Arguably one of most positive developments this year, on forestry issues, is the High Court challenge against Tasmania’s ‘draconian anti-protest laws’. The challenge, from former Greens leader Bob Brown and Jessica Hoyt, stems from their arrests earlier this year, at a forestry protest. While the charges were eventually dropped, the need for such laws at a state level, tends to confirm how unsustainable native forest logging is.
True to form, the NSW and Victorian governments have joined Tasmania, in the High Court, to protect their right to destroy forests.
For many years, forest management in Tasmania (clear-felling) has been based on the model developed for forests around Eden. It was in Eden that former Forestry Commission head, Dr Hans Drielsma began clear-felling, with the aim of improving forest productivity.
Drieslma, affectionately known as Dr Death, went on to head up forestry in Tasmania. While some constraints have been placed on NSW forestry since then, there has been little change in Tassie. However, they don’t always get their way, as the Tasmanian Ombudsman found, when dealing with then Forestry Tasmania’s truculence about a Freedom of Information dispute, back in 2007.
So best wishes to Bob and Jessica, for a positive High Court outcome. Given the Regional Forest Agreements are not legally enforceable, notions that state governments can legally enforce their unsustainable management, should be unexceptable.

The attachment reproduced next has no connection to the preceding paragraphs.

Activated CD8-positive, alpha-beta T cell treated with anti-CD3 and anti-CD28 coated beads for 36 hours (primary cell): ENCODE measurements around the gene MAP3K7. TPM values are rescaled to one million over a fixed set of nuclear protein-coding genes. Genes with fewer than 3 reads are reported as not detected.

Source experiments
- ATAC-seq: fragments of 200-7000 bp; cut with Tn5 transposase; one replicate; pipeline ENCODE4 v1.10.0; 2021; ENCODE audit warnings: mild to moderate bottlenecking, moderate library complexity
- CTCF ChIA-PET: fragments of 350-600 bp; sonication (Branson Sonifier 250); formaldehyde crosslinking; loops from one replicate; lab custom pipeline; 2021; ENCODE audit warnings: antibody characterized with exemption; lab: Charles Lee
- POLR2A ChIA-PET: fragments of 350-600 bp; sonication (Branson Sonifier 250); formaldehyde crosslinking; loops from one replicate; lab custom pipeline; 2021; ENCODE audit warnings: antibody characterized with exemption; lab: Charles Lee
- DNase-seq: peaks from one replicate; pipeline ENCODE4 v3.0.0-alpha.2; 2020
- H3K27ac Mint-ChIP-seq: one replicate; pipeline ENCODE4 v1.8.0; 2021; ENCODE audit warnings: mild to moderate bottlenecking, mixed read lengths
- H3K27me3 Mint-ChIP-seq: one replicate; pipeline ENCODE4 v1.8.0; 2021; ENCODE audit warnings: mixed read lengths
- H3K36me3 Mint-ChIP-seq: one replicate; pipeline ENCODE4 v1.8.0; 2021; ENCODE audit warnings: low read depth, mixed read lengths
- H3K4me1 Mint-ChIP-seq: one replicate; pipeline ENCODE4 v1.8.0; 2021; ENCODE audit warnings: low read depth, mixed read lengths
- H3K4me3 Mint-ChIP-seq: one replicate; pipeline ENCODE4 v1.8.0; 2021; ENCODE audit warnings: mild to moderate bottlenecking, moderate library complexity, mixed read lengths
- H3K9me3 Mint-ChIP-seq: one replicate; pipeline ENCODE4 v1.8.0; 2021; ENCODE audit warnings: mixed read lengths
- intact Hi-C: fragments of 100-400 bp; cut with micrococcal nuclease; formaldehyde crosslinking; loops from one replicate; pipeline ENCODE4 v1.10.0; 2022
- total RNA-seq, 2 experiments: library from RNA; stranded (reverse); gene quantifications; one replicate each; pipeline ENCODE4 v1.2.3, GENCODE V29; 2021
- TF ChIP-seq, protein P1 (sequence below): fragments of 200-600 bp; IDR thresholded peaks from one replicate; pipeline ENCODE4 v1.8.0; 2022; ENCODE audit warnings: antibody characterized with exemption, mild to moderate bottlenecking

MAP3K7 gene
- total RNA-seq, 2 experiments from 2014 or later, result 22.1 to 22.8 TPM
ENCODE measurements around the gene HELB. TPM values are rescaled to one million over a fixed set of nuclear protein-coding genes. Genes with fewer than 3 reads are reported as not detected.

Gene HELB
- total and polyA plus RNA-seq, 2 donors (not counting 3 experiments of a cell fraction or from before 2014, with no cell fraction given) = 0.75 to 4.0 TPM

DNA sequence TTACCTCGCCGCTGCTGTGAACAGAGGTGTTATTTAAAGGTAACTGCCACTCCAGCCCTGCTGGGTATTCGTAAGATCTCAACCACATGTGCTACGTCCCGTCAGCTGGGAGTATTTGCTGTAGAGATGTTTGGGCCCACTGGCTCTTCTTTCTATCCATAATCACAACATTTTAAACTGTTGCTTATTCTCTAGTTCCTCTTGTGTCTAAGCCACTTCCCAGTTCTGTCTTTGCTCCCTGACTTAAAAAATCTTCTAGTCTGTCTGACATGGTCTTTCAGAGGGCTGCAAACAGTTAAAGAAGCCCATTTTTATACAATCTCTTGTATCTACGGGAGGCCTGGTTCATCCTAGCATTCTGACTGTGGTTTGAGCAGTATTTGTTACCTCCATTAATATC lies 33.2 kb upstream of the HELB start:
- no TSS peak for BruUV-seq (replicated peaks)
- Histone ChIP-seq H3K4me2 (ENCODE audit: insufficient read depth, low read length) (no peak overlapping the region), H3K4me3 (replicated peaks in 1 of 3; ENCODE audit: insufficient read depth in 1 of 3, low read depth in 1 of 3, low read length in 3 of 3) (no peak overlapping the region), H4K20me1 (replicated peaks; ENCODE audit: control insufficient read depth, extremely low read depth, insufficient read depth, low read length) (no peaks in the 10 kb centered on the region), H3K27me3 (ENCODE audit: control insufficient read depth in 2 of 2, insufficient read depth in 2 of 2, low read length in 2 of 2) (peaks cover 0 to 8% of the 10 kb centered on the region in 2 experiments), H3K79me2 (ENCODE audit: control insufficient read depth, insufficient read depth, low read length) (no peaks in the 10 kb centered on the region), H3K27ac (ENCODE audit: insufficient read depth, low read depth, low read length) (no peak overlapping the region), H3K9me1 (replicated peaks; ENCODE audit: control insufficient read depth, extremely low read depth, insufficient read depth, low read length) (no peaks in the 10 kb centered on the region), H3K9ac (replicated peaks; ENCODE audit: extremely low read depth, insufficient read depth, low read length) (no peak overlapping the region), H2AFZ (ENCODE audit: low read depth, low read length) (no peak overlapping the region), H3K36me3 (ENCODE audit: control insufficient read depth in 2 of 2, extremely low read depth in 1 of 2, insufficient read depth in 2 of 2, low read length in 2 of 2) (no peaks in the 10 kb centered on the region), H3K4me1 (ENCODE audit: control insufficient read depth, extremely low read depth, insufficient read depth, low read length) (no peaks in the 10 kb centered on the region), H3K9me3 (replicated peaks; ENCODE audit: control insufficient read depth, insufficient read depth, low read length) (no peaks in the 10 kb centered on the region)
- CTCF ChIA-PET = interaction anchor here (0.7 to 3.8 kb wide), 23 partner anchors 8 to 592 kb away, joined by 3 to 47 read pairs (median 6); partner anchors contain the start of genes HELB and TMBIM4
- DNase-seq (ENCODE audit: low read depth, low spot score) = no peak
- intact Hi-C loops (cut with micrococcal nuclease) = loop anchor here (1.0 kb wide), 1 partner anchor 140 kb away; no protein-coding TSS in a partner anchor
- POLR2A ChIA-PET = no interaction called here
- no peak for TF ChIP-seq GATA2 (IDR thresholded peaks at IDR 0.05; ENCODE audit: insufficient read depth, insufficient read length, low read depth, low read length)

I’ve recently been informed that the OE&H may be releasing details of the most recent RGB-SAT koala surveys, in the near future. While I have been privileged to view a map showing a part of the survey area, I decided not to put it with this blog post.
Rather the map above shows the outcomes from the first surveys. As indicated the koala activity areas, identified with arrows, appear to be missing from the latest survey map. So it must be assumed that recent OE&H claims of an increasing koala population, are in areas outside the map. The ellipses, upper centre, broadly indicate areas where evidence of a known female (grey) and probable male (red) has also been sighted or found during this time.
While looking forward to a full account of the increasing koala numbers claim, it seems unlikely that the RGB-SAT surveys cannot readily account for areas of irregular use. For example, the last time I found koala faecal pellets, in northern areas of the grey ellipse, was about 2 years ago. Not that this is particularly unusual, because evidence of koalas in this area, somewhat lower topographically than southern areas of the ellipse, generally only appears every couple of years. During the drought last decade, there was a four year gap. However, the RGB-SAT surveys have never found koala evidence in this area.
This particular aspect of habitat use may be associated with the general uncertainties around habitat availability, in forests subject to extensive canopy die-back. We can be pretty certain this is something both the federal and state government’s prefer to ignore.